Granville Then & Now – The 2020 business beat


By Erik Pekar, Town Historian

The year 2020 has been quite unusual for people and businesses everywhere, including the Granville area. Let’s take a look back at some of the business changes and events which occurred during 2020.

The Village Yarn Shop reopened on Jan. 25, after a month-long hiatus. The store has a new look, having been renovated and remodeled with a new purple color scheme, and improved arrangement of seating and shelving. The new lighting is better than the old, and a new central air system will keep the shop warm in the winter and cool in the summer. The yarn shop had been closed since late December, when a water leak was discovered. The repairs for the water leak were rather involved, and this allowed for the building to be renovated.

The pizza market in Granville expanded this year. Edwards Market began selling pizza on Jan. 21. This had been in planning for some time. The opening of Morse’s Diner and Pizzeria followed on Feb. 24. The business initially was open for most of the day, for breakfast, lunch and dinner.

The arrival of the pandemic in March spelled changes for everyone and everything, including businesses. The restaurants first found themselves regulated to operate at half seating capacity, then after a few days, with no seating at all. This turned all the restaurants into takeout eateries. It also closed seating in any other business with seating, such as the seating in Chapman’s, Edwards or Stewart’s, or that in McDonald’s or Subway. All businesses had to change to adapt to the new regulations.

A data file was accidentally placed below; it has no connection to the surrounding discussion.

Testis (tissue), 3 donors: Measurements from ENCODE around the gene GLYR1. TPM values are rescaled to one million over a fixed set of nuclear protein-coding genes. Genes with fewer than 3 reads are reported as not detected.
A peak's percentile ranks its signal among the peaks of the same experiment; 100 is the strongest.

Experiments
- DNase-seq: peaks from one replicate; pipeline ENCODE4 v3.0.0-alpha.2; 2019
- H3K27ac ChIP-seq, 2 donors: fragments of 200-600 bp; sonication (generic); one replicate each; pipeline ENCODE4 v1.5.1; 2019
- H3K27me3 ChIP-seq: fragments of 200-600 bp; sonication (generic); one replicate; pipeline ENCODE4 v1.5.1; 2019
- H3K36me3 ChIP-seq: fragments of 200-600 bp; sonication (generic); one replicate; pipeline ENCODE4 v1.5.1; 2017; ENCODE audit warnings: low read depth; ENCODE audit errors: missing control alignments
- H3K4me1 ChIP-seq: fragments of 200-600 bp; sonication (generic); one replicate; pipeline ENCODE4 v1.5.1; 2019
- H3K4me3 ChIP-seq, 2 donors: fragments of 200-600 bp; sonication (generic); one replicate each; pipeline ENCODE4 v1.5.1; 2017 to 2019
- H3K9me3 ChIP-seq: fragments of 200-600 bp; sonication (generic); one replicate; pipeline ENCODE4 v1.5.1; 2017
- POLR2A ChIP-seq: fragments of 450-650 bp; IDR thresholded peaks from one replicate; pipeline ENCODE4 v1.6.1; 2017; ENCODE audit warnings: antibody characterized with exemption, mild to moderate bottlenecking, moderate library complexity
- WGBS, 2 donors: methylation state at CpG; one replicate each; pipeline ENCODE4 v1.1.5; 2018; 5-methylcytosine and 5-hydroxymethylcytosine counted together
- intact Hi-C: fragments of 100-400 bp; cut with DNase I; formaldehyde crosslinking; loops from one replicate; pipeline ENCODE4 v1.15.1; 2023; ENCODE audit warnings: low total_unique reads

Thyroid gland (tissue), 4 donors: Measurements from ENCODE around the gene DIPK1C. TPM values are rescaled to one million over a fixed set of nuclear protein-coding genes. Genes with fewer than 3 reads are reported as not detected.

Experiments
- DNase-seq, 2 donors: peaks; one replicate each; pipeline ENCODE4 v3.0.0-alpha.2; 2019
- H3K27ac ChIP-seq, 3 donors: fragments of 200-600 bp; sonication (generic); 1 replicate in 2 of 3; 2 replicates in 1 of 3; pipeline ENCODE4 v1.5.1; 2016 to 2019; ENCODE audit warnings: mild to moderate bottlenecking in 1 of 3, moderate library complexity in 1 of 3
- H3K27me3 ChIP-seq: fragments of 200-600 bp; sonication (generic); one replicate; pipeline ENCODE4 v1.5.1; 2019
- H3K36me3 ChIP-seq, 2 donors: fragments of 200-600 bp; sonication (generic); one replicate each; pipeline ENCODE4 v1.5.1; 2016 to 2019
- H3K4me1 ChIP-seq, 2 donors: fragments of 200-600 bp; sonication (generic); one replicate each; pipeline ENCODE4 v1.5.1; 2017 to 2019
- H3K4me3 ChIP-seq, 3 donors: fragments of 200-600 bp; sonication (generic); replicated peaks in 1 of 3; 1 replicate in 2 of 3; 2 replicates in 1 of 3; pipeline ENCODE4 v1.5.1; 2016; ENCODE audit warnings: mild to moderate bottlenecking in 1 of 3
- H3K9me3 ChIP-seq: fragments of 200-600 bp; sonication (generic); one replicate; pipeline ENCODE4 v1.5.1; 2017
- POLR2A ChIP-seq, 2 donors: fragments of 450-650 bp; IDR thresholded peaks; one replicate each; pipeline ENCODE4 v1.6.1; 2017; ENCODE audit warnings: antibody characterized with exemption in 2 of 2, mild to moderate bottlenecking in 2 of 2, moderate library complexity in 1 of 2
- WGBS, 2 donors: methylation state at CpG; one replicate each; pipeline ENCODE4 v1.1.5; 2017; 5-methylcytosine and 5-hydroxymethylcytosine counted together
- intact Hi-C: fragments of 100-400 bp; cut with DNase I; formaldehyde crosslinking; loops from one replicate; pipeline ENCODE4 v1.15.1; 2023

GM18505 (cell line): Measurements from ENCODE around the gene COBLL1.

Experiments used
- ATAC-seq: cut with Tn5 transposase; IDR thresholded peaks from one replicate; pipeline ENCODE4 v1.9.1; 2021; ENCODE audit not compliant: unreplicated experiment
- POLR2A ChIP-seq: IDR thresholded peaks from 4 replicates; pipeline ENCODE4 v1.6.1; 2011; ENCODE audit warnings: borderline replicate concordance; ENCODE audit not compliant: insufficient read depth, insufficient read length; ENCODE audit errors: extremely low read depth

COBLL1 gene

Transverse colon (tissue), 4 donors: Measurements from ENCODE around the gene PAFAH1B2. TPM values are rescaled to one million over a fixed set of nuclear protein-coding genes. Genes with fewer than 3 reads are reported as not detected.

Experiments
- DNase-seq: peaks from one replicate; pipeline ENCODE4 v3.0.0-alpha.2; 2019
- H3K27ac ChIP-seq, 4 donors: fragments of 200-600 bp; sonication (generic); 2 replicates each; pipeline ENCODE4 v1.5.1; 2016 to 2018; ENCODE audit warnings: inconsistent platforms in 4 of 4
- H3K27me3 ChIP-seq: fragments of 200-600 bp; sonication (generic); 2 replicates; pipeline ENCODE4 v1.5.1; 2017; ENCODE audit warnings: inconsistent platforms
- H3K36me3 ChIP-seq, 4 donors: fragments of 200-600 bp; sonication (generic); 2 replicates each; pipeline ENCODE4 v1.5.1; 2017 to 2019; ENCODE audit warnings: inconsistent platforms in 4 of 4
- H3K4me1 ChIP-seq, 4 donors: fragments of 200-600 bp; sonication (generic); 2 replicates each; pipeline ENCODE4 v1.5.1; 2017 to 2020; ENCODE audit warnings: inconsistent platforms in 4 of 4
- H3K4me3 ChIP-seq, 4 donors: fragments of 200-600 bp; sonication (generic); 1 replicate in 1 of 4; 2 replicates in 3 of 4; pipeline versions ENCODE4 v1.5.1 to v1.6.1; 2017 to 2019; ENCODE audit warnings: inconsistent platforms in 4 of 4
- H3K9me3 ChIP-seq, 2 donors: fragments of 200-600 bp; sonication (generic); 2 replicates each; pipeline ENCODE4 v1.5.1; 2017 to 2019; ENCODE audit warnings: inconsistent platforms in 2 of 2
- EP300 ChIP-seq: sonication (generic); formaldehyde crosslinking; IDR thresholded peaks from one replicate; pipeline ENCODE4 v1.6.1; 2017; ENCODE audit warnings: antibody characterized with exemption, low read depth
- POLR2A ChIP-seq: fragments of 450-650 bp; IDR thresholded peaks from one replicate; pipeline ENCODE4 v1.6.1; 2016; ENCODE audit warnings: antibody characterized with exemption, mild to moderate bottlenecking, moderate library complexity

After a few days of operating on a reduced take-out schedule, Nelson’s Family Fare Restaurant announced around March 21 that it would be temporarily closing, likely until the pandemic ended. No one knew it in March, but this was the first related business casualty in Granville. As the situation dragged on for months, the reopening ultimately didn’t come to fruition.

The changes occurred with other businesses as well. All businesses deemed “non-essential” had to close. This affected many of the businesses operating on Granville’s Main Street at the time, including the Village Yarn Shop, Gemini Fitness, 2nd Time Around, Shaw’s Antiques, Bargain Busters, and The Gold Trout.

Factories were affected as well. Telescope Casual Furniture voluntarily closed its factory and offices mid-day on March 17. Products were developed that would help in the efforts of combating the pandemic, including cloth face masks, and some chaises and stands. In early April, Telescope made appeals for pandemic-related work orders on local news stations, including WRGB channel 6, WTEN channel 10, and cable-only Spectrum News. In the end, only the masks received any orders, and Telescope recalled a small amount of sewing employees for the mask manufacturing effort.